vo stevencox ebook 2011.pdf


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L: did it create a young audience for
them?
S: Absolutely. I would argue it’s the
single most important thing they did as
an organization with regard to audience
participation. They have improved their
curatorial drastically since Kathleen took
over, but it was that event that made
them cool.

We learned a couple of things from
that event. We learned that people want
social activities with cultural significance.
In London, every cultural event was
social. Drinking is part of everything. It
didn’t matter if you went to the opera ...
because drinking is a significant thing ...
and it’s fun. Here, there is a real separation between the cultural events like lectures, art openings. Things were not that
fun, kind of, but not that fun. Then there
are the fun things like bands and movies or Canucks games, which is fun, but
you didn’t walk away from it smarter. And
I think what we did with Fuse, we gave
people the ability of engaging in a social
thing, where they might actually walk
away from it and feel like culturally richer.

Concept Condo, Photo credit: Adam Blasberg

S: It was a couple years until Pecha Kucha happened.

We did the home show and then we did this funny project we called Concept Condo at a

competitor’s de-sign show, which has now become the IDS West. We designed this

little bronze-clad, free-standing condo unit that a guy lived in it for five days. 325

square feet. Trying to show that a small space can be nice if it’s
designed properly.

That project lead to EPIC, our first big



comprehensive brand project. The Globe

Foundation had seen some of our work in
the trade show world and they


said “OK, we want to
launch a consumer
show about sus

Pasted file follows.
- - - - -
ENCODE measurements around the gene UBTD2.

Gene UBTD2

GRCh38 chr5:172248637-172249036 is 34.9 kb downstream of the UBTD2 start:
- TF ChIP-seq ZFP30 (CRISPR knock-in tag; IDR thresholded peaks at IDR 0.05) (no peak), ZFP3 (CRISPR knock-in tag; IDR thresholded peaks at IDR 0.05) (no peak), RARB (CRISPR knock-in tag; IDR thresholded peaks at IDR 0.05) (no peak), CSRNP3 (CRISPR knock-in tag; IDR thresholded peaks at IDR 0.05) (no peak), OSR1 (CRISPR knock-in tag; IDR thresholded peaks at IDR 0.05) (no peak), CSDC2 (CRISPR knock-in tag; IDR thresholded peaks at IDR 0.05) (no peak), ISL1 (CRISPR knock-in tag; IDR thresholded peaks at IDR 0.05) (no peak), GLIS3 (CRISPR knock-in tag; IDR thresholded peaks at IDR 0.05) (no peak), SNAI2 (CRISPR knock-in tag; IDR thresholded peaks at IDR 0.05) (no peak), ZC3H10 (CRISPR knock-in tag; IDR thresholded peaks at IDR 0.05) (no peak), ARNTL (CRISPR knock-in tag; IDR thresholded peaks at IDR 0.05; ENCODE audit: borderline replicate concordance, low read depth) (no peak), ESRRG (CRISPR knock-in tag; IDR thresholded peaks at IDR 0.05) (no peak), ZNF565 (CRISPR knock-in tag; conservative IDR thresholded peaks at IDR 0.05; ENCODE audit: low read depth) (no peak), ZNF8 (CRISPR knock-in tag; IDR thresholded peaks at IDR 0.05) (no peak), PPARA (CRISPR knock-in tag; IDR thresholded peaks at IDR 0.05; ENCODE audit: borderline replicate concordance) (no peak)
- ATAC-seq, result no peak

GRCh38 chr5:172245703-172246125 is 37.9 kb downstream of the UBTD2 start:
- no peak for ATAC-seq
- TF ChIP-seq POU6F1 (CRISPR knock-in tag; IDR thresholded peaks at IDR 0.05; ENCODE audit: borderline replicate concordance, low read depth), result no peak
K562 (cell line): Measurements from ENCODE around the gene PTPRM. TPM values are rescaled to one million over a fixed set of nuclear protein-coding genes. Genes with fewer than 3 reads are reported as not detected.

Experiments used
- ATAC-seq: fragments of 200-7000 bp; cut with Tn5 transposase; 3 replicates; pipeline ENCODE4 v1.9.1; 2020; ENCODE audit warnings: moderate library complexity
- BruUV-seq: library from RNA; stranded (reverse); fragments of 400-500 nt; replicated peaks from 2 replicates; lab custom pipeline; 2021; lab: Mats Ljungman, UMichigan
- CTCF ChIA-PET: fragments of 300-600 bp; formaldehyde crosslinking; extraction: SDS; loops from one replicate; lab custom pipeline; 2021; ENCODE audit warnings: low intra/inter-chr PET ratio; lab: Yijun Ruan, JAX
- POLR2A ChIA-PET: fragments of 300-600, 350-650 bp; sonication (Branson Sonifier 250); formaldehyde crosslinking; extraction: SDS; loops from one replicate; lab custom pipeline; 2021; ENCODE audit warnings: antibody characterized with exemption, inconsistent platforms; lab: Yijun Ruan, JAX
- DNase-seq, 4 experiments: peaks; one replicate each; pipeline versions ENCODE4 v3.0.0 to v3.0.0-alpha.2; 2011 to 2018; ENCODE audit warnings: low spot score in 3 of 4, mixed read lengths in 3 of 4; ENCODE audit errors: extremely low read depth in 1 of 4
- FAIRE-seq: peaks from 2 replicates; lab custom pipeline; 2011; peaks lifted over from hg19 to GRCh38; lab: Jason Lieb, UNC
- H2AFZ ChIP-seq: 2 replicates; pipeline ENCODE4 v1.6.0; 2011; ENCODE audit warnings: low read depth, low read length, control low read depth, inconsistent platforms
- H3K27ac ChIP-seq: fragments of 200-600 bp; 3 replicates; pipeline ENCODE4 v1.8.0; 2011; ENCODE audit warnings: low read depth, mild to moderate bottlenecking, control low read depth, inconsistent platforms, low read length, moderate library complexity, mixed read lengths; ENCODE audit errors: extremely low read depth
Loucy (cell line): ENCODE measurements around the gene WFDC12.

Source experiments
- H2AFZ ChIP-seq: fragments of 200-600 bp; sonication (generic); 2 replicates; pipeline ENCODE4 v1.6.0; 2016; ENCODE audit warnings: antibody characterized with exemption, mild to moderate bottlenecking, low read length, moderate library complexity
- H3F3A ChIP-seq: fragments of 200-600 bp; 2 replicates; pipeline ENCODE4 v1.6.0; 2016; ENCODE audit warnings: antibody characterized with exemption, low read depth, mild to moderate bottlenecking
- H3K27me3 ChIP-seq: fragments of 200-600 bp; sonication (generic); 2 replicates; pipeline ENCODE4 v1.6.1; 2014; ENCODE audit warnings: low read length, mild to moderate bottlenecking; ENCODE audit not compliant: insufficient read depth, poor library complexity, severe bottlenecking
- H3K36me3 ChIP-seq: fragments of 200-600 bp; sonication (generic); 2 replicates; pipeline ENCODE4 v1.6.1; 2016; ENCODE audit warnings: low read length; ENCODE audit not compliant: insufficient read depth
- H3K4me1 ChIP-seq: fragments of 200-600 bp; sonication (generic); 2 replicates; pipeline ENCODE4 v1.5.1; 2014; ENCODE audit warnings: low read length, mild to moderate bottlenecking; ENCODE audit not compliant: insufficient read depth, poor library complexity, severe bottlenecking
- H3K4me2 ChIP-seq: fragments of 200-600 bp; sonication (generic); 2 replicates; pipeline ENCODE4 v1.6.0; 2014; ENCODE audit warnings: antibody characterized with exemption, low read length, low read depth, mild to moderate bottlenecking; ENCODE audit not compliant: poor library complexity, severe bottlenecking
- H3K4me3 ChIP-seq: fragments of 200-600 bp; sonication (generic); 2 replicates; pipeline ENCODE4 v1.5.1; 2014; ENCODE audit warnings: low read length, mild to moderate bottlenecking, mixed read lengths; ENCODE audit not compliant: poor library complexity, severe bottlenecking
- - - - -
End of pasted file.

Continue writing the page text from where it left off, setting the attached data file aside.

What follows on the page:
tainability, but
we’re experts in
B-to-B organi zation.

L: Did you guys want to do that?
S: Fuse gave us another thing. It gave
us the confidence to talk to clients about
anything. We were able to talk to clients about branding, which is eventually
what we became, a branding company.
We didn’t set out for that, it just kind of
happened. I think we’re a more authentic
branding company because we kind of
backed into it.

Most branding companies are
graphic design companies that are trying to expand their services, or marketing companies that are trying to be taken
more seriously. But we just started providing services and suddenly people were
like, “what do you do”? And we were like,
“I don’t know, we do this and this and
this. What do you need?” I guess that’s
... branding. But it was never our goal.
L: so how long until PK happened?


So this was like 2005. Sustainability was just starting to be a mainstream issue, at least the relationship
between sustainability and consumer
products. It was also the time that
sustainability was hitting its peek in
this kind of cliche symbolism.

Working closely with the folks at
the Globe Foundation, we created this
brand called EPIC, which stands for
Ethical Progressive Intelligence
Consumers.